The next day we packed up and went to the big train station with our big luggage and headed upriver into the Douro Valley. The views were spectacular, and the train was filled with singing young men who might have been intimidating somewhere else but who turned out to be jolly gents who even helped us with our bags when we arrived at our stop. We were now just a cab ride away from the Six Senses Douro Valley – which turned out to be one of if not the best hotel experiences of my life. Here’s why.
Everyone in the wellness biz has heard of Six Senses Resorts – famous for authentic sustainability and cutting-edge wellness. In fact, I’d interviewed their CEO, Neil Jacobs, for the Global Wellness Summit Podcast in 2019 (Episode # 5) and then their Director of Wellness, Anna Burjstrom, for the GWS Leader Livecast in 2020. The latest season features an interview with the iconic designer, Clodagh, who told me all about the way they created the interiors for the resort we were about to enter in Episode #48. Once again…it did not disappoint!! The 49- room resort was a former manor home overlooking vineyards and the river. But why was I so in love? Was it the homey, living room feel of the public spaces? The open kitchen with canned goods from their own gardens?
The kombucha, kefir and tonic making class? The warmth and skill of their visiting wellness practitioners? Or the soothing and sleep-enhancing contrast bathing circuit in the spa? Was it taking Pilates in an upstairs studio in the morning and then watching “Love Actually” while munching popcorn in the same space later that night? Maybe it was our ahhh-mazing suite with homemade olives, chocolates, dips and teas and the kind of furnishings that you want to pack up and take home? Or perhaps it was learning to make a Japanese hanging plant in the resort’s “Earth Lab?”
Actually, it was probably the staff. They were so open and kind and interested … well trained but down-to-earth young people from the local village, excited for the opportunity to learn heartfelt hospitality at a five-star property that everyone said was the best in the country.
We met quite a few couples who said it was their second or third time there this year. I’ve worked in and with hotels most of my career and here was one of my favorite things … a tiny balcony outside a glass door by the front desk, ideal for listening intently in private to the rare disgruntled guest and making things right.
My gal pal and I visited the nearby village of Lamego and walked the 400 steps to the top to visit the ancient church perched over the city — the Sanctuary of Our Lady of Remedies — followed by an affordable but bountiful wine tasting at a nearby restaurant.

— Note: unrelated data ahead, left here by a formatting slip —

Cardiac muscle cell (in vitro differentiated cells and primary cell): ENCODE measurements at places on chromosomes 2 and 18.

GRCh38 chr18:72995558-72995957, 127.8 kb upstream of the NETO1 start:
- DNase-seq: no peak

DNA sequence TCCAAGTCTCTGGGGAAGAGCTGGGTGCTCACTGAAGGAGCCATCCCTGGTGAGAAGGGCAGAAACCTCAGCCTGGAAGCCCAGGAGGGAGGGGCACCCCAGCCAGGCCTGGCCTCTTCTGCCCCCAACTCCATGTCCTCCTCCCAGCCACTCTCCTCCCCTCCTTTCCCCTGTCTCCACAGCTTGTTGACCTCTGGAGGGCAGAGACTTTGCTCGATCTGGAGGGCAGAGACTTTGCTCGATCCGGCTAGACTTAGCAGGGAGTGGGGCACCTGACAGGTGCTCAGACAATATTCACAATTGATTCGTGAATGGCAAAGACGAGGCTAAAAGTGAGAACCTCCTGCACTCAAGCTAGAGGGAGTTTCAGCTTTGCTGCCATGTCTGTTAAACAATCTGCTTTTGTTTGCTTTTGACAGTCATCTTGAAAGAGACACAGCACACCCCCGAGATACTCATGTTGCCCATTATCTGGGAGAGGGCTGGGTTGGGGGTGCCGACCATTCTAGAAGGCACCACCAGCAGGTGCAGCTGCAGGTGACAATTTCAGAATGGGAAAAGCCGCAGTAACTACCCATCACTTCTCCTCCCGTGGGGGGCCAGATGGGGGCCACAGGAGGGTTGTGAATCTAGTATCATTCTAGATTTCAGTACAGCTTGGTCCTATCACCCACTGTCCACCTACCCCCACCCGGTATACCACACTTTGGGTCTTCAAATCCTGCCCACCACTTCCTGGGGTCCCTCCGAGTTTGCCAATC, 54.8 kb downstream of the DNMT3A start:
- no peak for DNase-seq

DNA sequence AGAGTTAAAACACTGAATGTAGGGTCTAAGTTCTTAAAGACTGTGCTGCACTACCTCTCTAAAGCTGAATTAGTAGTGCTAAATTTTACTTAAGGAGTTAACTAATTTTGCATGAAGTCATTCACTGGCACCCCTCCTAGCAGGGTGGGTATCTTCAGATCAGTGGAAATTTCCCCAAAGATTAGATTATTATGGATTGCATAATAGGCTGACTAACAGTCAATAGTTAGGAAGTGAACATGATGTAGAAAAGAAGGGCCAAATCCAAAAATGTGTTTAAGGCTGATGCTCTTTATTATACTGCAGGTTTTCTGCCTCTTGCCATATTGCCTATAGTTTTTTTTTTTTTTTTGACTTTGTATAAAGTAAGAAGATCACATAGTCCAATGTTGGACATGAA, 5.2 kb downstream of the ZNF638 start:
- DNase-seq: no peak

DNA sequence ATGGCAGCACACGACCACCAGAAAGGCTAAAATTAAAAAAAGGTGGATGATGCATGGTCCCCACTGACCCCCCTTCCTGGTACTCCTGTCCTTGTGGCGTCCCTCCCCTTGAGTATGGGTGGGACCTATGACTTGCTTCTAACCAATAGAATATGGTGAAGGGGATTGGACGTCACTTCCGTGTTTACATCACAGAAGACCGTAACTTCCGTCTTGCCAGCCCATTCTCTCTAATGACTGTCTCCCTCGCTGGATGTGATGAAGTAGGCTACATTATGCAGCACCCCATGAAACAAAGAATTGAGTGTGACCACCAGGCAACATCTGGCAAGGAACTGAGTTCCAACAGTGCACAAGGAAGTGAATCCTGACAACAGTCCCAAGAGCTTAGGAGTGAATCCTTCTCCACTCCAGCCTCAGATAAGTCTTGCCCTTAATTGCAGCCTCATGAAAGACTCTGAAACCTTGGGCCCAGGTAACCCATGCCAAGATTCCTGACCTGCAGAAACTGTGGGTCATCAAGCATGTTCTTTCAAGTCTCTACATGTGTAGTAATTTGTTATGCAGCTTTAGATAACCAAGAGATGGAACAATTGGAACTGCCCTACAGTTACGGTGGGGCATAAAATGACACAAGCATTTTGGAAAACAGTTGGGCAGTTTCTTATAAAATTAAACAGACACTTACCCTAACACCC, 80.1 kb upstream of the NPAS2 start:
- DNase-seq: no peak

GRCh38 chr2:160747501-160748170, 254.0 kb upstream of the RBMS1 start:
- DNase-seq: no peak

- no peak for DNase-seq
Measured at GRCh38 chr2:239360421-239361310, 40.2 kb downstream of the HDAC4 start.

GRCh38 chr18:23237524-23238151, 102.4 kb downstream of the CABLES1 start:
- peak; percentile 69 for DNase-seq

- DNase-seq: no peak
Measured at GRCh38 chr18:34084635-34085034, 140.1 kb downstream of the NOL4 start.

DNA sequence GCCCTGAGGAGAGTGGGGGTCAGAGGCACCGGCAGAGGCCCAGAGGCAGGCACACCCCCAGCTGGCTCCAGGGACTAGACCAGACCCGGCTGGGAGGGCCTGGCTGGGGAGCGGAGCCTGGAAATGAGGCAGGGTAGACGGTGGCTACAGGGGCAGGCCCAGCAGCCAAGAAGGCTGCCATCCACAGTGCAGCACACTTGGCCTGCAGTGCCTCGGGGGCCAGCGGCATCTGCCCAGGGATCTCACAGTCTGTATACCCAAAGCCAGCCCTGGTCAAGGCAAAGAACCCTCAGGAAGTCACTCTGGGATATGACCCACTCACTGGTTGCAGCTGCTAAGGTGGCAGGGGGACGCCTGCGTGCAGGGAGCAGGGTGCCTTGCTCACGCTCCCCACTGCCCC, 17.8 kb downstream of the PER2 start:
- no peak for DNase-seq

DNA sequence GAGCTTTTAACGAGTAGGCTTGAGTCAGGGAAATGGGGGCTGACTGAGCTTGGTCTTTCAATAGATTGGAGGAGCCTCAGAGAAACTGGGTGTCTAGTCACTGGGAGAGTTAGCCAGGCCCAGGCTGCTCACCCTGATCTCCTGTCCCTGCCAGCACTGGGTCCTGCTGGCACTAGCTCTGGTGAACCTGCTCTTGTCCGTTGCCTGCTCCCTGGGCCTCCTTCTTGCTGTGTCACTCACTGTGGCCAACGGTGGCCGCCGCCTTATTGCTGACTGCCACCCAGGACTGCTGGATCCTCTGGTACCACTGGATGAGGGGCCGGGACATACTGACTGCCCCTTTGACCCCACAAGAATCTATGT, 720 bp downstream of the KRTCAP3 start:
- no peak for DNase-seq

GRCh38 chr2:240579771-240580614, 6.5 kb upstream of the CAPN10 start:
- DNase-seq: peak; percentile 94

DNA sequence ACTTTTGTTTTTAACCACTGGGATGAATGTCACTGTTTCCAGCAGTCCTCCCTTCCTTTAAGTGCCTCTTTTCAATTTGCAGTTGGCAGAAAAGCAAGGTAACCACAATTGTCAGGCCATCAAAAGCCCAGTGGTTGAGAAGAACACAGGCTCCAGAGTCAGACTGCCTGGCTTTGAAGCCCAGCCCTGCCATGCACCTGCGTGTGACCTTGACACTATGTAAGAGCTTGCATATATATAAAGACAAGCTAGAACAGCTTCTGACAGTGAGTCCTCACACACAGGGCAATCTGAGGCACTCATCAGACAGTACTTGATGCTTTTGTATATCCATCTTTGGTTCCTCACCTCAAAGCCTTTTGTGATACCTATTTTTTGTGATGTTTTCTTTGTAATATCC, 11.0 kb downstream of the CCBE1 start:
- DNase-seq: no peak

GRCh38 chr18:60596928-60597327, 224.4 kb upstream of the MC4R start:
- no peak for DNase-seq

While we were gone, I missed the hotel and was so glad to get back, get comfy, order room service and just enjoy our last night in that lovely – decluttered but homey – suite.
The next day it was time for yet ANOTHER Covid test and then we jumped back on the train to Lisbon.
Did I mention Lisbon was hilly? Holy hilly heck it was. You never know real terror until you face 500 narrow, ancient steps with five pieces of luggage.
Luckily our booking.com host was fit and friendly and she just took a deep breath and lifted my monster suitcase up all the steps – including the ones to our apartment with a view of views — sweeping from the castle on the hill to the Golden Gate looking bridge over the foz between the ocean and the port. Speaking of which, turns out Lisbon had cable cars way before SFO!
Sadly, we only had one night in that unforgettable city but we worked hard to make the most of it. Lucky for us, a friend of a friend was an expat living in Lisboa for the past six years and he was nice enough to meet us for an in-the-know walking tour (with even a bit of shopping included) and a memorable dinner of local favorites with a modern twist, including some kind of mouthwatering cod potato hash and spiced shrimp … and that cherry liqueur, Ginjinha.
It was a big, often ornate and sometimes gritty city but you could feel a gentleness rising above the cobblestones. The next day we paid for a private driver ($12 each) to take us to the airport and that nice man not only carried our dreaded suitcases down all those steps, but he stopped to make me a coffee in the lobby.
The all-too-brief visit to Portugal impelled me to not only buy a Swatch Watch decorated all over with reminders of Lisboa, but also to buy an English translation of a famous Portuguese novel by the Charles Dickens of Portugal … I had to learn more about my newly beloved country … it’s past and maybe my future.